View full screen - View 1 of Lot 66. Winston S. Churchill | The Second World War. Boston: Houghton Mifflin Company, 1948-1953.
66

Winston S. Churchill | The Second World War. Boston: Houghton Mifflin Company, 1948-1953

Estimate:

15,000

to
- 20,000 USD

Winston S. Churchill | The Second World War. Boston: Houghton Mifflin Company, 1948-1953

Winston S. Churchill | The Second World War. Boston: Houghton Mifflin Company, 1948-1953

Estimate:

15,000

to
- 20,000 USD

Winston S. Churchill

The Second World War. Boston: Houghton Mifflin Company, 1948-1953


6 volumes, 8vo. Numerous maps, diagrams and tables. Original red cloth, original jackets; minor rubbing to lower jacket panels, spine panel of Volume I jacket worn with minor loss at tail, some fading to spine panel of Volume V jacket, Volume VI is a slightly later printing of the first edition, with a jacket priced at $6.50, some edgewear to Volume VI jacket with minor loss at head and tail of spine.


FIRST AMERICAN EDITION, PRESENTATION SET, SIGNED IN THREE VOLUMES TO LIFE MAGAZINE PUBLISHER ANDREW HEISKELL: “Winston S. Churchill 1949” (Volume II), and “To Andrew Heiskell from Winston S. Churchill”, hand-dated “1951” and “1954” respectively (in Volumes IV and VI)


Laid-into Volume IV is a typed note on "Time and Life" notepaper from Walter Graebner, Time magazine’s first foreign correspondent and a go-between for the company with Churchill as he wrote his "War Memoirs": “Dear Bob, I am sending you a copy of the ‘Hinge of Fate’ inscribed to you by Mr. Churchill.” Laid-into Volume I is a pre-printed presentation slip: “With all good wishes from Winston S. Churchill.” Life magazine debuted Churchill’s "Second World War Memoirs" in serialization. The memoirs were then published in book form in the U.S. first, with the six volumes issued over a period of six years under the following titles: The Gathering Storm (Volume 1), Their Finest Hour (Volume 2), The Grand Alliance (Volume 3), The Hinge of Fate (Volume 4), Closing the Ring (Volume 5) and Triumph and Tragedy (Volume VI). Andrew Heiskell went to work at Life magazine in 1938 as a science editor at the age of 23. In 1946, aged 30 he was named the magazine’s publisher. Heiskell continued to rise rapidly through the ranks at Time, Inc., finally becoming Time’s chairman and CEO in 1960. He lived to oversee the closing down of Life in 1972 and, in 1974, the inauguration of People magazine, which was essentially his brainchild. Heiskell, as publisher, received these first edition volumes personalized for him by Winston Churchill as the books came out, following their serialization in Life. “Let’s always remember,” Heiskell would tell his staff, “that the Churchill Memoirs are the biggest literary and historical project that Life, or for that matter any other publication, has ever undertaken.”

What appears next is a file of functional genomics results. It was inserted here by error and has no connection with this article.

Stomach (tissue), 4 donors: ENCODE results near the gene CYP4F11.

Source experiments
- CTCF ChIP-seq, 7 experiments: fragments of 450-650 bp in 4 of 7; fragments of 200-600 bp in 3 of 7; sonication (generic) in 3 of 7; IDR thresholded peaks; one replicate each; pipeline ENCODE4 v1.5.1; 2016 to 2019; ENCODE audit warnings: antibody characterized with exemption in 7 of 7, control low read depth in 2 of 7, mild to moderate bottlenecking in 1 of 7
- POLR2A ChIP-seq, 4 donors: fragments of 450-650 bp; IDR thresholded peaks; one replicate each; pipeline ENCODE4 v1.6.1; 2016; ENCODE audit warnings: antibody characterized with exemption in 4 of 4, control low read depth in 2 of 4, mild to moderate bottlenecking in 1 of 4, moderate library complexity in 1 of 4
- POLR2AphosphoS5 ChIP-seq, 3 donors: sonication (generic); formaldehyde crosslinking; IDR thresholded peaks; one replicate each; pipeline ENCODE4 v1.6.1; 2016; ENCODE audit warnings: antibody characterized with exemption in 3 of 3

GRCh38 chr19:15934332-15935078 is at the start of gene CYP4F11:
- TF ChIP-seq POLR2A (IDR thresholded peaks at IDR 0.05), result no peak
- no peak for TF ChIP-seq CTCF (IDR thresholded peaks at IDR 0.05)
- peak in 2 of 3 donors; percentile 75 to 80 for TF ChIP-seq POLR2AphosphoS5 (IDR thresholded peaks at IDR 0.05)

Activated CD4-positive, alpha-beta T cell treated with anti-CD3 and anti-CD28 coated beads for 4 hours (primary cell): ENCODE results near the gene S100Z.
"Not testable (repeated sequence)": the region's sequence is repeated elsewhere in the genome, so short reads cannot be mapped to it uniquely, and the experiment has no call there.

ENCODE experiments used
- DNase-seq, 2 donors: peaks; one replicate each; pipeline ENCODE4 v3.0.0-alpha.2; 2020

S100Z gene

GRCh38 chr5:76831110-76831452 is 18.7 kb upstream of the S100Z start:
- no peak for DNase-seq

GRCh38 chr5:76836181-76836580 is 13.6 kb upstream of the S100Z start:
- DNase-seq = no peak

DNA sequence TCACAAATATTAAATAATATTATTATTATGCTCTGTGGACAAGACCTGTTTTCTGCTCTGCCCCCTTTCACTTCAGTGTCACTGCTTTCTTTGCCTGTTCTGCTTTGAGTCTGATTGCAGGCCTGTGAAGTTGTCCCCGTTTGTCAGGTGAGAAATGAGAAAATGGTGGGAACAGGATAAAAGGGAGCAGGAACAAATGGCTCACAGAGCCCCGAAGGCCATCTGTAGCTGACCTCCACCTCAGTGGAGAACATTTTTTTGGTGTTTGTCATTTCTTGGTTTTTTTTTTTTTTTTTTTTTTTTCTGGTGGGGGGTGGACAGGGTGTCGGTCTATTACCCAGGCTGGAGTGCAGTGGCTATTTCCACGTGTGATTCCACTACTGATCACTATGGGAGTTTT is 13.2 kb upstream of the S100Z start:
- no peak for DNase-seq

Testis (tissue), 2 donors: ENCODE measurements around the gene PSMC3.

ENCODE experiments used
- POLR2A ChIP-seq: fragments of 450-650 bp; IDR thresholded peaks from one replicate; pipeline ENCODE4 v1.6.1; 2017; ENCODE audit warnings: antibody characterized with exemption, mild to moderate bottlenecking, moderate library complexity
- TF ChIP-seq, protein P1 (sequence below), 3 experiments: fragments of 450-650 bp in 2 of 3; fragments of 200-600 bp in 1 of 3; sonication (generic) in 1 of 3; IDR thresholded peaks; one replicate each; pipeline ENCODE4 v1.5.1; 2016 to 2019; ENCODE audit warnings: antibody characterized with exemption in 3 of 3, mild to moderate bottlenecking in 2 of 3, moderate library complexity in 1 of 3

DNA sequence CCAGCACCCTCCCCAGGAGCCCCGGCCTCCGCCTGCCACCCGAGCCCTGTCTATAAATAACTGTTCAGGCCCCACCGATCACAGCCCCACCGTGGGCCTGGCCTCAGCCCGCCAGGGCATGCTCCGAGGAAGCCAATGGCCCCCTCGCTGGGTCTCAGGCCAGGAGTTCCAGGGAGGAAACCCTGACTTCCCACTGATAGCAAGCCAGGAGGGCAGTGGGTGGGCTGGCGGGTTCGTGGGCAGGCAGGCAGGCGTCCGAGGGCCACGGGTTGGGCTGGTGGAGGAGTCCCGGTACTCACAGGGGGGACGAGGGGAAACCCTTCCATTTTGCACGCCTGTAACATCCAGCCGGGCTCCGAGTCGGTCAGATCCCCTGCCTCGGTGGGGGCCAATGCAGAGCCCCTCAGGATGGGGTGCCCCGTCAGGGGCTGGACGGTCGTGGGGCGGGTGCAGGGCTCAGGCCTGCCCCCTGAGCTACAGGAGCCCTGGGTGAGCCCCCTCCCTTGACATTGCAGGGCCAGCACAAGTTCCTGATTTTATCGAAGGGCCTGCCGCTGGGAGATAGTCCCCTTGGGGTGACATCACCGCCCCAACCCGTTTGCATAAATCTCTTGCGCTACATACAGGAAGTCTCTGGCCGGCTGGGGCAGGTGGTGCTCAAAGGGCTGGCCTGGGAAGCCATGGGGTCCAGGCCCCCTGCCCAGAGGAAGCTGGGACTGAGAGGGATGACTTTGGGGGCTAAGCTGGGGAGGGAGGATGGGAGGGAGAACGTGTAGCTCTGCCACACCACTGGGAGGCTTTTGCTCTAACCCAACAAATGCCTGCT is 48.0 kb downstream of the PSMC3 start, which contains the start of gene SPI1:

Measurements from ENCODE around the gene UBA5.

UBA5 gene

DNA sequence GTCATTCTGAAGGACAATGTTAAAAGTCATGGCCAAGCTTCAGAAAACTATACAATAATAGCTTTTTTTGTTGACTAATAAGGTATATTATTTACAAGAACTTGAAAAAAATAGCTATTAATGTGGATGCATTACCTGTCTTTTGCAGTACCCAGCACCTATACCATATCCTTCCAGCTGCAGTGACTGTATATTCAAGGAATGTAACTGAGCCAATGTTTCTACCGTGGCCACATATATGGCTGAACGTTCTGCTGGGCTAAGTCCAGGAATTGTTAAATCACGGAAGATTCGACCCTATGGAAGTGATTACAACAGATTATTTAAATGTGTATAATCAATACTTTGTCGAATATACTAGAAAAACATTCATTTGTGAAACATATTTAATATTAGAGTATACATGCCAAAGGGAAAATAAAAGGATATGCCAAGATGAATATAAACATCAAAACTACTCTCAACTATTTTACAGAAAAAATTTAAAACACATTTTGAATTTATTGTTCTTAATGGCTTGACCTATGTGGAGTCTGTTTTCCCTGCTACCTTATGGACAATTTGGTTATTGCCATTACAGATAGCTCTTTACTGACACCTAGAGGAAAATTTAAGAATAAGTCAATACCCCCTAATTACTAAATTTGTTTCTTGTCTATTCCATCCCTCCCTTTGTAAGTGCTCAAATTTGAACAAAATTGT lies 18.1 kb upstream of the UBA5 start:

REFERENCE:

Cohen A240.3(I-VI); Woods A123aa


PROVENANCE:

From the family of Andrew Heiskell by direct descent

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